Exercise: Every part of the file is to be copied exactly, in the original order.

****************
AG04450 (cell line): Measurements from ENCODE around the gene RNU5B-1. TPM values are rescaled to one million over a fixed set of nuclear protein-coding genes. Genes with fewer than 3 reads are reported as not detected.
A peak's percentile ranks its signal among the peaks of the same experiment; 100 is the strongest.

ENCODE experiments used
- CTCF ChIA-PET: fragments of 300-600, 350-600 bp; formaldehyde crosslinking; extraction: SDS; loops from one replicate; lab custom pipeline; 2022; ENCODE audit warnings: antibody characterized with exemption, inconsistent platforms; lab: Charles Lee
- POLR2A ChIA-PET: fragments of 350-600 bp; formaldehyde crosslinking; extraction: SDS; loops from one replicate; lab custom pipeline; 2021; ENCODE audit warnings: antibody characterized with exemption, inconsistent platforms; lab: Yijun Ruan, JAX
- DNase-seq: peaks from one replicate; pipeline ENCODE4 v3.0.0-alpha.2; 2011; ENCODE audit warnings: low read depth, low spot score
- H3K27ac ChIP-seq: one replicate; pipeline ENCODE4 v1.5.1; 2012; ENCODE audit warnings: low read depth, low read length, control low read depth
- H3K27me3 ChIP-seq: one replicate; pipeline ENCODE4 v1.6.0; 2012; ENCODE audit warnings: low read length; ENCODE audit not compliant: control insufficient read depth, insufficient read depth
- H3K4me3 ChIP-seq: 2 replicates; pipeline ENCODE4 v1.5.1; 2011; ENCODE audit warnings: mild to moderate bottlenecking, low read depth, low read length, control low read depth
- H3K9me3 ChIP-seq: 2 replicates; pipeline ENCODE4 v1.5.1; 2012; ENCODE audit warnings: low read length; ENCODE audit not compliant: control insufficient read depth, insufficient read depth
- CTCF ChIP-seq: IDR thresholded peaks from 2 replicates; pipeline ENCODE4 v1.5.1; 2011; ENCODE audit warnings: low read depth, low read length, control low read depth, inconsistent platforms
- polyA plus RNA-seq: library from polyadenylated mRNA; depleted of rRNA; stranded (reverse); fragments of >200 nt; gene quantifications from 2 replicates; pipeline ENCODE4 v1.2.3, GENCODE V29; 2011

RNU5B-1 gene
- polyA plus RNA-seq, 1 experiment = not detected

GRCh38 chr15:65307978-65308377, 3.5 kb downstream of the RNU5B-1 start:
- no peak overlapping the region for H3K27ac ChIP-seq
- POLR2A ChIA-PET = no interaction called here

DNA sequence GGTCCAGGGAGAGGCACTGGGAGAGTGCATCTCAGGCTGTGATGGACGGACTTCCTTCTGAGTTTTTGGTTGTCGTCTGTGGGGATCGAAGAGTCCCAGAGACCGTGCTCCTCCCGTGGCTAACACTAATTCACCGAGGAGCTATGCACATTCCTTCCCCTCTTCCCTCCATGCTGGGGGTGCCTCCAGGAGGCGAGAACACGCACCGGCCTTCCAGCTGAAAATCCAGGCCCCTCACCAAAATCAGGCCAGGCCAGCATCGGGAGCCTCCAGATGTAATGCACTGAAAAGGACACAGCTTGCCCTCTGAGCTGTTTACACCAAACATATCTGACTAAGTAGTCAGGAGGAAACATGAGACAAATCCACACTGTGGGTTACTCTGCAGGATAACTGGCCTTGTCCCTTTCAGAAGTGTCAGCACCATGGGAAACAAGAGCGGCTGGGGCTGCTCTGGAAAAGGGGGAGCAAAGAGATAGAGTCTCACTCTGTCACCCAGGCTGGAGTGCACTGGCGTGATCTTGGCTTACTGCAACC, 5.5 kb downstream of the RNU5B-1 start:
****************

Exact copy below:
AG04450 (cell line): Measurements from ENCODE around the gene RNU5B-1. TPM values are rescaled to one million over a fixed set of nuclear protein-coding genes. Genes with fewer than 3 reads are reported as not detected.
A peak's percentile ranks its signal among the peaks of the same experiment; 100 is the strongest.

ENCODE experiments used
- CTCF ChIA-PET: fragments of 300-600, 350-600 bp; formaldehyde crosslinking; extraction: SDS; loops from one replicate; lab custom pipeline; 2022; ENCODE audit warnings: antibody characterized with exemption, inconsistent platforms; lab: Charles Lee
- POLR2A ChIA-PET: fragments of 350-600 bp; formaldehyde crosslinking; extraction: SDS; loops from one replicate; lab custom pipeline; 2021; ENCODE audit warnings: antibody characterized with exemption, inconsistent platforms; lab: Yijun Ruan, JAX
- DNase-seq: peaks from one replicate; pipeline ENCODE4 v3.0.0-alpha.2; 2011; ENCODE audit warnings: low read depth, low spot score
- H3K27ac ChIP-seq: one replicate; pipeline ENCODE4 v1.5.1; 2012; ENCODE audit warnings: low read depth, low read length, control low read depth
- H3K27me3 ChIP-seq: one replicate; pipeline ENCODE4 v1.6.0; 2012; ENCODE audit warnings: low read length; ENCODE audit not compliant: control insufficient read depth, insufficient read depth
- H3K4me3 ChIP-seq: 2 replicates; pipeline ENCODE4 v1.5.1; 2011; ENCODE audit warnings: mild to moderate bottlenecking, low read depth, low read length, control low read depth
- H3K9me3 ChIP-seq: 2 replicates; pipeline ENCODE4 v1.5.1; 2012; ENCODE audit warnings: low read length; ENCODE audit not compliant: control insufficient read depth, insufficient read depth
- CTCF ChIP-seq: IDR thresholded peaks from 2 replicates; pipeline ENCODE4 v1.5.1; 2011; ENCODE audit warnings: low read depth, low read length, control low read depth, inconsistent platforms
- polyA plus RNA-seq: library from polyadenylated mRNA; depleted of rRNA; stranded (reverse); fragments of >200 nt; gene quantifications from 2 replicates; pipeline ENCODE4 v1.2.3, GENCODE V29; 2011

RNU5B-1 gene
- polyA plus RNA-seq, 1 experiment = not detected

GRCh38 chr15:65307978-65308377, 3.5 kb downstream of the RNU5B-1 start:
- no peak overlapping the region for H3K27ac ChIP-seq
- POLR2A ChIA-PET = no interaction called here

DNA sequence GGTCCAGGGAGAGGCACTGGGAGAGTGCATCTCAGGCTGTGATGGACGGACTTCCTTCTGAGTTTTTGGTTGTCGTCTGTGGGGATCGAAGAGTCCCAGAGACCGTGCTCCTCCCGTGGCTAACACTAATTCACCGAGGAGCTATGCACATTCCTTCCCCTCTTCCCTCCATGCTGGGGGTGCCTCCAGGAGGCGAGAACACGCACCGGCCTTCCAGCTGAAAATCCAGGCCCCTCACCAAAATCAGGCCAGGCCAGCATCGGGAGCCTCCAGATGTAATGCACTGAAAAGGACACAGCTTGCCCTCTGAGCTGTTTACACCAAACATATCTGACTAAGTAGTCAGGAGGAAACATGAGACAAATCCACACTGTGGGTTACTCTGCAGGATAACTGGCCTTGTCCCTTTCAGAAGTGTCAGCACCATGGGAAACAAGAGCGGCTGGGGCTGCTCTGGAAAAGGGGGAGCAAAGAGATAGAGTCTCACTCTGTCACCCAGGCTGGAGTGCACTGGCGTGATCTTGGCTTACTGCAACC, 5.5 kb downstream of the RNU5B-1 start: